Counsel for appellant contends that there are two points of novelty which render the appealed claims patentable over the cited art. Firstly, appellant uses two stability cooling stations; secondly, he has provided transfer means for handling bottles concurrently. Counsel's basic contention is that there is an inventive concept in the recognition by appellant that a second dead plate could be provided to cool two bottles concurrently when the optimum dead plate cooling time exceeds the optimum molding time, thereby enabling full utilization of the mold's capacity.


It is true, as argued by counsel, that mere simplicity when viewed after disclosure does not necessarily negative invention or patentability; and that discovery of a problem and the concept of a new improvement for solving it must also be considered along with the actual physical means of achieving the solution. We have recently recognized the force of such argument in reversing the Patent Office tribunals in In re Bisley, 197 F.2d 355, 39 C.C.P.A., Patents, 982, and In re Osplack, 195 F.2d 921, 39 C.C.P.A., Patents, 932. However, we think these rules inapposite in this case. The Berthold patent 2,182,167, as noted above, fully discloses the nature of the basic problem here involved. Moreover, it is our opinion that this reference indicates the essentials of the solution. It is there stated, inter alia:


"An object of the present invention is to provide an apparatus for adequately cooling the walls of the finally formed article by the application of a cooling fluid or medium thereto to obviate objectionably sagging, distortion or change of shape of the walls of the article after such article has been removed from the final forming mold. The required time of chilling contact of the walls of the article with the final forming mold may thus be decreased. This permits speeding up of production of successive articles, the manufacture of which involves the use of the same final forming mold."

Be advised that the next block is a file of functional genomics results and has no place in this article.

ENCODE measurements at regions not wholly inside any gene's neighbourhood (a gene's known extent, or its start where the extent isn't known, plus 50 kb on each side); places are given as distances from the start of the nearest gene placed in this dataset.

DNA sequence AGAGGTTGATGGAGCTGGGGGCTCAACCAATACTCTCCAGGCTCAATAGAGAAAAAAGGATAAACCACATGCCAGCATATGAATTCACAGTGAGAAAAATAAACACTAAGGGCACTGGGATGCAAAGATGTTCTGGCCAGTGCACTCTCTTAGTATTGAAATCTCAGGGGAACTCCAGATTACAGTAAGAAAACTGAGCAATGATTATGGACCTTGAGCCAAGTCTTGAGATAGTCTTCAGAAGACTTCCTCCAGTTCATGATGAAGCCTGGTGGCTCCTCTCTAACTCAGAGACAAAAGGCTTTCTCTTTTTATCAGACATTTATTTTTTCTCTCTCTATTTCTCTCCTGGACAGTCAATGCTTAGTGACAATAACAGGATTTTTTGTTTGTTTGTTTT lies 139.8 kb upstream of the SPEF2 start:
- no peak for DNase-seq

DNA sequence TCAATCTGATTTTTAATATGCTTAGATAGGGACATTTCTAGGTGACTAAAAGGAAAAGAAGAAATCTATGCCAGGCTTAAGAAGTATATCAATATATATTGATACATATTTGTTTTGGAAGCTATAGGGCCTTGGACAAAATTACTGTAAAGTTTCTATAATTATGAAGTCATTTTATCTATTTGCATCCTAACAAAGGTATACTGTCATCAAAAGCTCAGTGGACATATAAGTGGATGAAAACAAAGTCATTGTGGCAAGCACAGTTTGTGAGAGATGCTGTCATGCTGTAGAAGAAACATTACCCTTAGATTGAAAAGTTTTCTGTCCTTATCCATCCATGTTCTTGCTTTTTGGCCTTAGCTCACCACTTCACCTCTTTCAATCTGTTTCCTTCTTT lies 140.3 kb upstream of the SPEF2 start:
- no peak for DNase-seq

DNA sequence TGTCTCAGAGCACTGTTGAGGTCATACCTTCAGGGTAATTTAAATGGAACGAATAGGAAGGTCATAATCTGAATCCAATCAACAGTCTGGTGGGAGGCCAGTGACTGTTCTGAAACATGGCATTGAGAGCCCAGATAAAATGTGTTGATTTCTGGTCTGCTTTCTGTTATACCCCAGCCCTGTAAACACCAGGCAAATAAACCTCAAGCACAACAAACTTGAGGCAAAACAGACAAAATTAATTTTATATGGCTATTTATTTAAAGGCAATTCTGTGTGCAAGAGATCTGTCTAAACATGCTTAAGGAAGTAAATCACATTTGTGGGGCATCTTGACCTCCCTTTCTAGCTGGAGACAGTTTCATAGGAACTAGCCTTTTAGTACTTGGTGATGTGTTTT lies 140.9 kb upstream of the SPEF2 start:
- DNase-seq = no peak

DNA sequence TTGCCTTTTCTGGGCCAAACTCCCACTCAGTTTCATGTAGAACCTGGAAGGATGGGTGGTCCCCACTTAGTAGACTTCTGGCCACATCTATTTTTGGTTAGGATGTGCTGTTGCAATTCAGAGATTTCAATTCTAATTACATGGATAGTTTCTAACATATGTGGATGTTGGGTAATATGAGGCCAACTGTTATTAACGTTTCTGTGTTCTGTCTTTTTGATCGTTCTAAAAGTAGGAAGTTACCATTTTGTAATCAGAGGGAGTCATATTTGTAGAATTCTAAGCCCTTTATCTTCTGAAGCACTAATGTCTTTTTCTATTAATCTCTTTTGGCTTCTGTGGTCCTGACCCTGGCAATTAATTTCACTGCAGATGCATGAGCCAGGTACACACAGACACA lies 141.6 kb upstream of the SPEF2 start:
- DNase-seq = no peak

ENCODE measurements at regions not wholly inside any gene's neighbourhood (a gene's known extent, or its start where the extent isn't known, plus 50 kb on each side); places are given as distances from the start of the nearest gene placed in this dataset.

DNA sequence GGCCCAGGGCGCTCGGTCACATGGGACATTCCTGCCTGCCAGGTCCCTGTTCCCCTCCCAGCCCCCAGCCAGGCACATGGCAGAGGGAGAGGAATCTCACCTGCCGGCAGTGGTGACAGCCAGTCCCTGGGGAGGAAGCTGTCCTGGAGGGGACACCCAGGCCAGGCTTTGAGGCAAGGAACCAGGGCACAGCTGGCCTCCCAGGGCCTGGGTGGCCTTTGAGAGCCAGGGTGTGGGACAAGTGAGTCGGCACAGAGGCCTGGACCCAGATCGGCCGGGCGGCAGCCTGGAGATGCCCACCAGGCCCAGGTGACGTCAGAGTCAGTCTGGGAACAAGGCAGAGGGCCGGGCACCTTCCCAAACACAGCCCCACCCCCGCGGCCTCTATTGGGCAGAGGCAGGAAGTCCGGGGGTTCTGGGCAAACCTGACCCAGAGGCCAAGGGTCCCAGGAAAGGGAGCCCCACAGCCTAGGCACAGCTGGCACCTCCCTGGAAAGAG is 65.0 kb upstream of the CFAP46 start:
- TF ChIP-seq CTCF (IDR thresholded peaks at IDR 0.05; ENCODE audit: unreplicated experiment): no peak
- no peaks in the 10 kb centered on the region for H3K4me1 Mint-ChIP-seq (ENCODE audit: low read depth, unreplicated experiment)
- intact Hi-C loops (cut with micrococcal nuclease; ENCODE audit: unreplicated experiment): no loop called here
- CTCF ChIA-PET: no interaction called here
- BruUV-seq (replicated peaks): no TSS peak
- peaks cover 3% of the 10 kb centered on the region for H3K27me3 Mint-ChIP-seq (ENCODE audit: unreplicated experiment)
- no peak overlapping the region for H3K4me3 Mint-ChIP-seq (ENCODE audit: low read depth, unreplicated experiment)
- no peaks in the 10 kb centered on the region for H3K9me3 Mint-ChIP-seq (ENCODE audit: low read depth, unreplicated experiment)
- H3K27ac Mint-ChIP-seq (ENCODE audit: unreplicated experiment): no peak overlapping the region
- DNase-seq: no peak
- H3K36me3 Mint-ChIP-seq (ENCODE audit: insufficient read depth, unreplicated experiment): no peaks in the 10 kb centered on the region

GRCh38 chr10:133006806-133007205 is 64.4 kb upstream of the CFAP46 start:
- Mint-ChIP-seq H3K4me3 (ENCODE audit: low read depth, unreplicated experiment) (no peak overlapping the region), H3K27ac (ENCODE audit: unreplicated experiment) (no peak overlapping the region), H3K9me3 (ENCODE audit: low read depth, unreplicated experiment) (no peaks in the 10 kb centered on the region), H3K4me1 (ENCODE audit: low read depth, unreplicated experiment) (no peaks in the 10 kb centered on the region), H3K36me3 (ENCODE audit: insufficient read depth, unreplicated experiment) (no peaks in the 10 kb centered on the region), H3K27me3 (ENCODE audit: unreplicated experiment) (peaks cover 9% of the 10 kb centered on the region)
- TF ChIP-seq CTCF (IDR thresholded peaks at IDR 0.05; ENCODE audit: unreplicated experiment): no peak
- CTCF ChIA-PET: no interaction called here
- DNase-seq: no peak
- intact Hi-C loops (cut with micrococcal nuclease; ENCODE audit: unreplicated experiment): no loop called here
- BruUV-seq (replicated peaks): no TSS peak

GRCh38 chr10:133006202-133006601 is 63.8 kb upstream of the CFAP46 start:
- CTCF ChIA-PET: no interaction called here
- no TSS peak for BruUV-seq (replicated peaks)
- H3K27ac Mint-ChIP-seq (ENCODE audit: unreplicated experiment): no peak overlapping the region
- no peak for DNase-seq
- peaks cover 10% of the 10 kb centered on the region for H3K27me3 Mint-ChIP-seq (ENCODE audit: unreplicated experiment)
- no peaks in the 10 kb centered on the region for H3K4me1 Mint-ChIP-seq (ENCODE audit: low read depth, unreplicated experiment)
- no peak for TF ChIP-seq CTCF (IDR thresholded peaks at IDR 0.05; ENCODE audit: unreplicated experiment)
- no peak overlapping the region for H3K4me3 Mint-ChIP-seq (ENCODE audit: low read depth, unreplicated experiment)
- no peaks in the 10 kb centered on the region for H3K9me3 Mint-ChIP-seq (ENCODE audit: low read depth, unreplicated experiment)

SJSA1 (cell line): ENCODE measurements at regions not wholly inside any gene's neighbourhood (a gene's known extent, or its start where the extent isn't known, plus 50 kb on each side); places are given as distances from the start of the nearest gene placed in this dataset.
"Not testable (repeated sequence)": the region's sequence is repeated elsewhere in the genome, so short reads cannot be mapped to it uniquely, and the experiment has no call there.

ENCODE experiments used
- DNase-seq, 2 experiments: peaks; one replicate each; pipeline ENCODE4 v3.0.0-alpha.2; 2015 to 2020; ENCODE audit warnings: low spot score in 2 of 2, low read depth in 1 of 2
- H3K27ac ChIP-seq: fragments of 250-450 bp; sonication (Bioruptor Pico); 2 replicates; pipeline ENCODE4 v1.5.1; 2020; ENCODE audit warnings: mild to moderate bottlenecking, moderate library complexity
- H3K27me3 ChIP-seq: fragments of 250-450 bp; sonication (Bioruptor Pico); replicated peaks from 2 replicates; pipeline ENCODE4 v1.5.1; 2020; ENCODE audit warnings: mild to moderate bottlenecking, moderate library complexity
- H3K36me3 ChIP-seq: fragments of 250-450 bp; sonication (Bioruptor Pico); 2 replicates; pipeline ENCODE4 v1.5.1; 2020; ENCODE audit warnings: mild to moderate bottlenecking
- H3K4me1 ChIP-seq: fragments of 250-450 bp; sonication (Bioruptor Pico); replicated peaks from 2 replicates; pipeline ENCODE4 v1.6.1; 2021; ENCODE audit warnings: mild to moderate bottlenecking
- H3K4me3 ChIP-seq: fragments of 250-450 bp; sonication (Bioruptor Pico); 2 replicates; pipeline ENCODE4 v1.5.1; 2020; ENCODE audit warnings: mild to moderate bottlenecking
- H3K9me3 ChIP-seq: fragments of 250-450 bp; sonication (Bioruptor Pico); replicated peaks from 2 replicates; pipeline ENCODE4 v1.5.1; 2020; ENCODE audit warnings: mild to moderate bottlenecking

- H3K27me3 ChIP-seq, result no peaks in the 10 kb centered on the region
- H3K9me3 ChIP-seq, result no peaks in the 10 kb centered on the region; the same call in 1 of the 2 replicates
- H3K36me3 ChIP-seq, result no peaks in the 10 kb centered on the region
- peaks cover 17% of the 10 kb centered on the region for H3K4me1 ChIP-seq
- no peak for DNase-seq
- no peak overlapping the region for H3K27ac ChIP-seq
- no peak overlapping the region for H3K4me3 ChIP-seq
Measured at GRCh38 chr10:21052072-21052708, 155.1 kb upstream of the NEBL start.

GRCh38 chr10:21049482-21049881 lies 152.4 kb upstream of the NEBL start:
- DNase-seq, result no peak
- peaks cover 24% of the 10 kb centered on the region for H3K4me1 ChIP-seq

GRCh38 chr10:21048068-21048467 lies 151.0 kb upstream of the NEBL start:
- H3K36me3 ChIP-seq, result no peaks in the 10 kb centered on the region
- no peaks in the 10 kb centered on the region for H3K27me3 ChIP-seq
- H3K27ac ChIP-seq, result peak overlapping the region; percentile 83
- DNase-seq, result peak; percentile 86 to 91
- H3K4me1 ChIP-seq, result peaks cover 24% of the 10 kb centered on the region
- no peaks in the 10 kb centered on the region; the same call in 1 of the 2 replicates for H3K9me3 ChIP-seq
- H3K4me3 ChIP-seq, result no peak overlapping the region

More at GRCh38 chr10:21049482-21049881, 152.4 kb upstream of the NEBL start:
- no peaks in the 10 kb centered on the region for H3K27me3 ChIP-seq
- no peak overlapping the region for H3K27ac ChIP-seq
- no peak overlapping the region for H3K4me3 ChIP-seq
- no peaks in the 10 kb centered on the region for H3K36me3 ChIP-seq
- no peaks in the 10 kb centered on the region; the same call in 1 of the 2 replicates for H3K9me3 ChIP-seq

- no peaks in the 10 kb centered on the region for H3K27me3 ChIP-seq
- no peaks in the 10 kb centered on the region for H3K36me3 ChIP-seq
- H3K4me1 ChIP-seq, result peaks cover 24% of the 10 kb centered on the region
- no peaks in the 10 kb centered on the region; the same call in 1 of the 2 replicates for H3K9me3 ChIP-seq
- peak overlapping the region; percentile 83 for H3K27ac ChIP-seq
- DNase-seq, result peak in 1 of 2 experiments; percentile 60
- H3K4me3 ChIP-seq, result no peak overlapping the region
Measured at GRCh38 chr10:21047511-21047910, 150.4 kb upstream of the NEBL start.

It is our opinion that appellant has only carried forward the teaching of the Berthold patent, and has only produced a device which is within the realm of performance of a skilled mechanic in the art. Nor are we convinced that appellant's new device accomplishes any new or unexpected result. Therefore, we concur with the Patent Office tribunals that the apparatus and method of claims 1-6 and 10-12 do not involve invention over the cited art, and hence are not patentable. In re Kaufmann, 193 F.2d 331, 39 C.C.P.A., Patents, 769. See also In re Long, 153 F.2d 110, 33 C.C. P.A., Patents 797, which involved a situation analogous to that in the instant case.


Counsel for appellant points out that the references cited are 10, 13 and 19 years old, respectively. It is contended that failure to discover appellant's method and device for a period of almost 20 years indicates that invention is present. In attempting to ascertain the presence or absence of invention, the courts should resort not only to the capacity of the skilled mechanic in the art, but also to the history and underlying state of the art at about the time of the alleged invention, the occasion for it, and the success it has attained. In re Bowden, 183 F.2d 115, 37 C.C.P.A., Patents, 1201. Indeed, we share with Judge Learned Hand1 the belief that a careful examination of the history of the art may often be the surest guide to determining the presence or absence of invention.2 However, we cannot rely on that test when the record is silent as to any relevant factual data. In re Yount, 171 F.2d 317, 36 C.C.P. A., Patents, 775. Although it is a factor to be considered, the mere fact that a reference is 10 to 20 years old does not prevent it from being properly used as a reference,3 and that in itself is, as a rule, insufficient to indicate the state of the art or the presence of invention.